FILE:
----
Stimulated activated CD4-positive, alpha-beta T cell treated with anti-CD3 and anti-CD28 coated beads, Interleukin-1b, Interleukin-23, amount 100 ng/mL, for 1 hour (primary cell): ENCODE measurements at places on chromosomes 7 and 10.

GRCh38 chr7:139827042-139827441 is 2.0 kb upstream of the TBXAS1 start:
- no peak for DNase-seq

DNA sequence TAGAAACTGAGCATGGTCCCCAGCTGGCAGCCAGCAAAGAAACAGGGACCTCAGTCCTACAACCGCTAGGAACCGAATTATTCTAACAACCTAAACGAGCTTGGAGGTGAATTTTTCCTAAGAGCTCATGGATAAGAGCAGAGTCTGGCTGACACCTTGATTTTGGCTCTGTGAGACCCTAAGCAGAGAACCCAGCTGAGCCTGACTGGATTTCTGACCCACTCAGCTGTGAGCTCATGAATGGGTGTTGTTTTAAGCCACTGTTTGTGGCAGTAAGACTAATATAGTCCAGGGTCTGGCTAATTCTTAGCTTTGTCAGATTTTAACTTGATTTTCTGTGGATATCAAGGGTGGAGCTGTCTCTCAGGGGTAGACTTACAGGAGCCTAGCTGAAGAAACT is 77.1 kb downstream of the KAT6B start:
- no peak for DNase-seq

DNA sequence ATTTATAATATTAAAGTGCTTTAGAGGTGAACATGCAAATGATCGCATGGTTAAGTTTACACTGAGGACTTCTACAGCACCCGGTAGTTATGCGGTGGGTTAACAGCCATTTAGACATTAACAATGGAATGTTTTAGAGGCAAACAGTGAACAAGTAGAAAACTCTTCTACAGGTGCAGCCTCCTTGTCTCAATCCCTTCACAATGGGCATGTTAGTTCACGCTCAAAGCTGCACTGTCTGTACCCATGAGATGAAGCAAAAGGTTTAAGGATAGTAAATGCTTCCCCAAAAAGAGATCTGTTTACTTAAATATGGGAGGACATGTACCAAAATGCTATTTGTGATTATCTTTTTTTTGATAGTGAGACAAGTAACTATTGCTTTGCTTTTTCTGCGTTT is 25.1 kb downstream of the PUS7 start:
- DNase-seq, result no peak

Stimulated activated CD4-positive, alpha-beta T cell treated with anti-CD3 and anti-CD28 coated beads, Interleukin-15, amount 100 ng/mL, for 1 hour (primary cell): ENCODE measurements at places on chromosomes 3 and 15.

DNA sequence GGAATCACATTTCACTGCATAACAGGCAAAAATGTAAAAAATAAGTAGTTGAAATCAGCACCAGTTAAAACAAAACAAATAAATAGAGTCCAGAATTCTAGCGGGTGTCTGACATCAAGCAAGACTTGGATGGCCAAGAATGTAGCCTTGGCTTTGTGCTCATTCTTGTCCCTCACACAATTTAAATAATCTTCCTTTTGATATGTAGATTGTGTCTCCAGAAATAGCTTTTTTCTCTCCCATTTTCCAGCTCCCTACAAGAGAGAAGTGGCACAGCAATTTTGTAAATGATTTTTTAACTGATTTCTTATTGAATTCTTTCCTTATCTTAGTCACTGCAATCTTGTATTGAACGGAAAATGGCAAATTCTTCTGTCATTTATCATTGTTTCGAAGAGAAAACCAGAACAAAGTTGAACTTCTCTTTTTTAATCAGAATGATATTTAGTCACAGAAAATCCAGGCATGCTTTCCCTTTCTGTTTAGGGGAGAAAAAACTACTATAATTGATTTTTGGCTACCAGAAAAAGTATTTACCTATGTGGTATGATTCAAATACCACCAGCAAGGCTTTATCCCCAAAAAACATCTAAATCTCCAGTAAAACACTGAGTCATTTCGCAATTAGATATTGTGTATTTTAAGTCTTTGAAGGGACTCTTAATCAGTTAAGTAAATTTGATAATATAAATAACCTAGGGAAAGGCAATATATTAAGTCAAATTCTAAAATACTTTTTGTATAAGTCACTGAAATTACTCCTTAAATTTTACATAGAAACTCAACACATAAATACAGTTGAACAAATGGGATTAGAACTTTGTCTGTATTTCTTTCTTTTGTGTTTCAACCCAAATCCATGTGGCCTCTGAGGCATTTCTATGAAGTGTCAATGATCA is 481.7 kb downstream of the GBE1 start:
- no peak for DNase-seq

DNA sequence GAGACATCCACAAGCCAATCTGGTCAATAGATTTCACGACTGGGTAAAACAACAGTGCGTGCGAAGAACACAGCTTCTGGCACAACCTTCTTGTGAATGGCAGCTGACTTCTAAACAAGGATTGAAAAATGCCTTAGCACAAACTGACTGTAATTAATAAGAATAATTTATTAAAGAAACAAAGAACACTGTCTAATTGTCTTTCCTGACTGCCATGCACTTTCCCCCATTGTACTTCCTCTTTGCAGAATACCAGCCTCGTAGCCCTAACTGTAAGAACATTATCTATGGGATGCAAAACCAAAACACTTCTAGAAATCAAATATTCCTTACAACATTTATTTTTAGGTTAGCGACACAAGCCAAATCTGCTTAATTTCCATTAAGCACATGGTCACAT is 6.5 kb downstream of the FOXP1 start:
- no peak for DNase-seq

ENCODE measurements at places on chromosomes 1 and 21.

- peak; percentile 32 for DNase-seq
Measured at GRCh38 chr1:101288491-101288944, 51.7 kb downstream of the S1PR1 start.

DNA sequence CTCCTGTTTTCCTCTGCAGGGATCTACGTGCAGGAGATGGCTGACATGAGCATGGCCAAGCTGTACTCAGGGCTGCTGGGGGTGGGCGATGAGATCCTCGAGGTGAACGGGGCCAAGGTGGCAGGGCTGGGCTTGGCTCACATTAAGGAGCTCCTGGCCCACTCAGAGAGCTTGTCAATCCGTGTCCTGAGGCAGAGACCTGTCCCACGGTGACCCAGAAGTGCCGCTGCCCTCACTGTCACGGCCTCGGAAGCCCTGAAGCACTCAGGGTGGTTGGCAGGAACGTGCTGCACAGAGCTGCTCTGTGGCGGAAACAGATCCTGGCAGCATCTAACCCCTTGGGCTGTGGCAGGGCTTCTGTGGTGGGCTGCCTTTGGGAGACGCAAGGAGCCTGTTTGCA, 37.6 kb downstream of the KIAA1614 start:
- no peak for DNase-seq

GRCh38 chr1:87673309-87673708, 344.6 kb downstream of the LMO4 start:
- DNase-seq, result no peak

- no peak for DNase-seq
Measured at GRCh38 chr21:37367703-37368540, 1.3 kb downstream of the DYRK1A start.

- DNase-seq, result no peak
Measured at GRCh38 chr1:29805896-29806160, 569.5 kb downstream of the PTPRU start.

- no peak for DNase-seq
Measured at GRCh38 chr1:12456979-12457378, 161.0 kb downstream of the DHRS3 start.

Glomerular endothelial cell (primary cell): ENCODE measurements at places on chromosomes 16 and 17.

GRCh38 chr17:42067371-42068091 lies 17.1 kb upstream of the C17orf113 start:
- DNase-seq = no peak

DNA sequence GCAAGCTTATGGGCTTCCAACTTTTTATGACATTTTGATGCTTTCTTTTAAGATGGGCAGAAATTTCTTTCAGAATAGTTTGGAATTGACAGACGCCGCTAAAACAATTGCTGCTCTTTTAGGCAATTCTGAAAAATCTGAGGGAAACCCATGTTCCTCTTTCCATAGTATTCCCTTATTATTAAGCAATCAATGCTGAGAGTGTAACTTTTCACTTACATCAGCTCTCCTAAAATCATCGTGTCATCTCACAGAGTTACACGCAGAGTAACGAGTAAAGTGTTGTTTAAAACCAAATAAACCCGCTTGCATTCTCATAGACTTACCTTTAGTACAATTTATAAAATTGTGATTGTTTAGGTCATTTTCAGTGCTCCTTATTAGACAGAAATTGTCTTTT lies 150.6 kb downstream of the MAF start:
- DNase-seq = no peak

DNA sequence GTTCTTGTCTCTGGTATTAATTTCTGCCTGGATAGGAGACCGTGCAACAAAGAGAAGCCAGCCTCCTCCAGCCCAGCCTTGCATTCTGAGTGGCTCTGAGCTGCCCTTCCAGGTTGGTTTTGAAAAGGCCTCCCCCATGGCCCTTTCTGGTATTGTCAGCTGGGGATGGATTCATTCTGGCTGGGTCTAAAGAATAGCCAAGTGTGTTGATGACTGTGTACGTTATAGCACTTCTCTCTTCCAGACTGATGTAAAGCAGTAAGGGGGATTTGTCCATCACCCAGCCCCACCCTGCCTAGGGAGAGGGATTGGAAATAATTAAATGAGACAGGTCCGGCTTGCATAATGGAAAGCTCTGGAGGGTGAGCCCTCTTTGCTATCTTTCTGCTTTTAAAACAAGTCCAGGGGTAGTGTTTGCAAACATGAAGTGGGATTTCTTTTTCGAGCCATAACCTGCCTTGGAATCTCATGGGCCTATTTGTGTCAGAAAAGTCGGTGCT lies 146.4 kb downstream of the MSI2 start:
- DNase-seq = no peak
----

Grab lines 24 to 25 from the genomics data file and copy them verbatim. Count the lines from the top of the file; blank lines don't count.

- no peak for DNase-seq
Measured at GRCh38 chr1:12456979-12457378, 161.0 kb downstream of the DHRS3 start.